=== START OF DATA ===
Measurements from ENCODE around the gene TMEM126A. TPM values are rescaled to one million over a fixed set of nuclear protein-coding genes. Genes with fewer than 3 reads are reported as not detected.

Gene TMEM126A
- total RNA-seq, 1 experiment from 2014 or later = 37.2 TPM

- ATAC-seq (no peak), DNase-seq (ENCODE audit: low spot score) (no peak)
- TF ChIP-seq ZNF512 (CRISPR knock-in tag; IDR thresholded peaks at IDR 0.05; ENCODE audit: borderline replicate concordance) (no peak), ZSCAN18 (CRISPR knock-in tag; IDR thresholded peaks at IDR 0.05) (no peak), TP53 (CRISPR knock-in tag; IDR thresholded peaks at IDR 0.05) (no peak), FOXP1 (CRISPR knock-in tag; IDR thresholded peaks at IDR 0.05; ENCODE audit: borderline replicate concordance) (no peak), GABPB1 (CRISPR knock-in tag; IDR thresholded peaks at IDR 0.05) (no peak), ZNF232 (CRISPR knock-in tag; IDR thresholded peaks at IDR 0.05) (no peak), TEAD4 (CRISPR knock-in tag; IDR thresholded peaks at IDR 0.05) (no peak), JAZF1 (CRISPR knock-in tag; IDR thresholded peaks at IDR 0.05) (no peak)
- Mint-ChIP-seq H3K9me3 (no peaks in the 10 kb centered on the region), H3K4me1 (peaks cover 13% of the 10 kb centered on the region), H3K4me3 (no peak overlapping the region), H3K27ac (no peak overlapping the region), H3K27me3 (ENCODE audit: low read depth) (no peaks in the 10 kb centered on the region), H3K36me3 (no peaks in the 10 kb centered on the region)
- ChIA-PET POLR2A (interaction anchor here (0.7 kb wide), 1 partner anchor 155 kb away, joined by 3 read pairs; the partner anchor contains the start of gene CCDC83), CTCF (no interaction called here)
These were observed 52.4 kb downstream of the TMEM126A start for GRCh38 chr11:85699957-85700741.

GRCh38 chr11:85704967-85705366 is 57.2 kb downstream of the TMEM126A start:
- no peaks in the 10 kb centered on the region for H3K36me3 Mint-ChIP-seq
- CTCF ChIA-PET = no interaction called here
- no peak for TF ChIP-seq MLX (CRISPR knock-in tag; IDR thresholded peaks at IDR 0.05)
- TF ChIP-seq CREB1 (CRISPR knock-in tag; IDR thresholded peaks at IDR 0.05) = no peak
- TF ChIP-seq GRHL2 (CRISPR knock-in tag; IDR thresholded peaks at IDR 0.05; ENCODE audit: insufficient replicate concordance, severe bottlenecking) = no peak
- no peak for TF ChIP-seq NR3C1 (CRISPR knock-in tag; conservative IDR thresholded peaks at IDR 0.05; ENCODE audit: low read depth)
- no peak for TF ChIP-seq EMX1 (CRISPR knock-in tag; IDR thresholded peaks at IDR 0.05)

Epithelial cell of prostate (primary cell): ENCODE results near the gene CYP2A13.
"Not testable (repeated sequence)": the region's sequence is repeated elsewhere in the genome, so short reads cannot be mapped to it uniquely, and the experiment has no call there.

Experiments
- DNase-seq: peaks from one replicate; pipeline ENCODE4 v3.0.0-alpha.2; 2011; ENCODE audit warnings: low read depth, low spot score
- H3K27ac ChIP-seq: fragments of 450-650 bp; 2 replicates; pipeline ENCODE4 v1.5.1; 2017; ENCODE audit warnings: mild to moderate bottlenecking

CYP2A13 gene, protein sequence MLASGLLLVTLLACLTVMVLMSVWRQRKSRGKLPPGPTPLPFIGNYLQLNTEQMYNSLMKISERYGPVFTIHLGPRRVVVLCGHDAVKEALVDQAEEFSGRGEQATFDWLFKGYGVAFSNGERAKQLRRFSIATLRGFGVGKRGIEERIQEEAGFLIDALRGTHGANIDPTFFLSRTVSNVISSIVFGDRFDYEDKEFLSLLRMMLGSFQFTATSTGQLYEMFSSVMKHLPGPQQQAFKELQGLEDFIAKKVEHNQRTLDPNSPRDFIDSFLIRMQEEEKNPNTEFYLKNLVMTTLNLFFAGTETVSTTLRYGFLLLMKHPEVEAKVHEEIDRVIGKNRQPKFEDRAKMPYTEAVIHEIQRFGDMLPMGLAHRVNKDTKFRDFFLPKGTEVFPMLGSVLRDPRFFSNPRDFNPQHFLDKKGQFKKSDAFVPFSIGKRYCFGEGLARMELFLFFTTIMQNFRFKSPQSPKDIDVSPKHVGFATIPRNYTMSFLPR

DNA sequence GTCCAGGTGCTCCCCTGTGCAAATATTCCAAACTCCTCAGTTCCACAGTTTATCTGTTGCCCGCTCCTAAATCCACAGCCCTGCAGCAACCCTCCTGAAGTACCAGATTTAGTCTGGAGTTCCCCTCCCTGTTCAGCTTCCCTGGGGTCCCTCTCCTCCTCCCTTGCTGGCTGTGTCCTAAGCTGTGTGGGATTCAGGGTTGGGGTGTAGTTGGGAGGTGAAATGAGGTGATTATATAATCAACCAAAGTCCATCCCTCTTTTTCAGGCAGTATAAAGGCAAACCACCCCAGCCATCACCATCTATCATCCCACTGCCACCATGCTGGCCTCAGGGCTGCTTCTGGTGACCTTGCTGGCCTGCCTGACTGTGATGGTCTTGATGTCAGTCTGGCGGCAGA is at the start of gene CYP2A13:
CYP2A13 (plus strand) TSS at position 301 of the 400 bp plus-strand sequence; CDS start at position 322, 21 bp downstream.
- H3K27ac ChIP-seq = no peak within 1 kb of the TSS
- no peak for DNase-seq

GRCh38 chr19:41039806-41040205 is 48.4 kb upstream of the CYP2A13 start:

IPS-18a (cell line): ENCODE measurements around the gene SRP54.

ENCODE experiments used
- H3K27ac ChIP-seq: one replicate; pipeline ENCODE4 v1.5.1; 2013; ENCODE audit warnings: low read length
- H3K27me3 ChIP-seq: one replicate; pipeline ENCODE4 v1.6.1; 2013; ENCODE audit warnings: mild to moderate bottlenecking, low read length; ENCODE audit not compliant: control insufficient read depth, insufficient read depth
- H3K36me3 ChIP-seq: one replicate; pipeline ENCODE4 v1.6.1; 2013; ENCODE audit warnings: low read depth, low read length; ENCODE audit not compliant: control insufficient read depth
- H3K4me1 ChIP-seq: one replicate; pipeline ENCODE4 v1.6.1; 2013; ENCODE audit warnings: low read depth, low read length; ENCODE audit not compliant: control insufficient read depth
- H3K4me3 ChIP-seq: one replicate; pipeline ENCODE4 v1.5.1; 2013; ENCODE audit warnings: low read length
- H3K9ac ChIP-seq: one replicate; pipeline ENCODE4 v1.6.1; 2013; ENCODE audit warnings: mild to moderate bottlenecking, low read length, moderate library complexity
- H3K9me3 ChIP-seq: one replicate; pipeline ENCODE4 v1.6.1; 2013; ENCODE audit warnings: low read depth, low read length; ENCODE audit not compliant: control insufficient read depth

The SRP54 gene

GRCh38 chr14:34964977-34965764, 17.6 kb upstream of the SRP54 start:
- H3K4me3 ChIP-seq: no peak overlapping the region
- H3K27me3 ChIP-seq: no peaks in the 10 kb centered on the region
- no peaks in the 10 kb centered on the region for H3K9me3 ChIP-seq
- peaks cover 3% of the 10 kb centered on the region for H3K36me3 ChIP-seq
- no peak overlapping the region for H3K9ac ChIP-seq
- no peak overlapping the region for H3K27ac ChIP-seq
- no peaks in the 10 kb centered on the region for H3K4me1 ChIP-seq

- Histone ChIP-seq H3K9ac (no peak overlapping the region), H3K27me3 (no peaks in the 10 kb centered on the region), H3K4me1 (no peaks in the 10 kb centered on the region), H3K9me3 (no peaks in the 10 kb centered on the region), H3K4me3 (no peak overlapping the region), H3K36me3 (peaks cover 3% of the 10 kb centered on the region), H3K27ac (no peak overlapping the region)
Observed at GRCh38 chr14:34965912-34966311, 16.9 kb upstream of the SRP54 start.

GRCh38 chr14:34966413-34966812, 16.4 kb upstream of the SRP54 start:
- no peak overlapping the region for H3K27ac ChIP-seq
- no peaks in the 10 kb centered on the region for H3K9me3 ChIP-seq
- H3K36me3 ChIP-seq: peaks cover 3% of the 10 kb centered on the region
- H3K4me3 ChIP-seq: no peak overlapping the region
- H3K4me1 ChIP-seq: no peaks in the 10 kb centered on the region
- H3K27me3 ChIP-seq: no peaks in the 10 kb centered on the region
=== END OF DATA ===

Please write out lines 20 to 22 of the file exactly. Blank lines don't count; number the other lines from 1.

- DNase-seq: peaks from one replicate; pipeline ENCODE4 v3.0.0-alpha.2; 2011; ENCODE audit warnings: low read depth, low spot score
- H3K27ac ChIP-seq: fragments of 450-650 bp; 2 replicates; pipeline ENCODE4 v1.5.1; 2017; ENCODE audit warnings: mild to moderate bottlenecking

CYP2A13 gene, protein sequence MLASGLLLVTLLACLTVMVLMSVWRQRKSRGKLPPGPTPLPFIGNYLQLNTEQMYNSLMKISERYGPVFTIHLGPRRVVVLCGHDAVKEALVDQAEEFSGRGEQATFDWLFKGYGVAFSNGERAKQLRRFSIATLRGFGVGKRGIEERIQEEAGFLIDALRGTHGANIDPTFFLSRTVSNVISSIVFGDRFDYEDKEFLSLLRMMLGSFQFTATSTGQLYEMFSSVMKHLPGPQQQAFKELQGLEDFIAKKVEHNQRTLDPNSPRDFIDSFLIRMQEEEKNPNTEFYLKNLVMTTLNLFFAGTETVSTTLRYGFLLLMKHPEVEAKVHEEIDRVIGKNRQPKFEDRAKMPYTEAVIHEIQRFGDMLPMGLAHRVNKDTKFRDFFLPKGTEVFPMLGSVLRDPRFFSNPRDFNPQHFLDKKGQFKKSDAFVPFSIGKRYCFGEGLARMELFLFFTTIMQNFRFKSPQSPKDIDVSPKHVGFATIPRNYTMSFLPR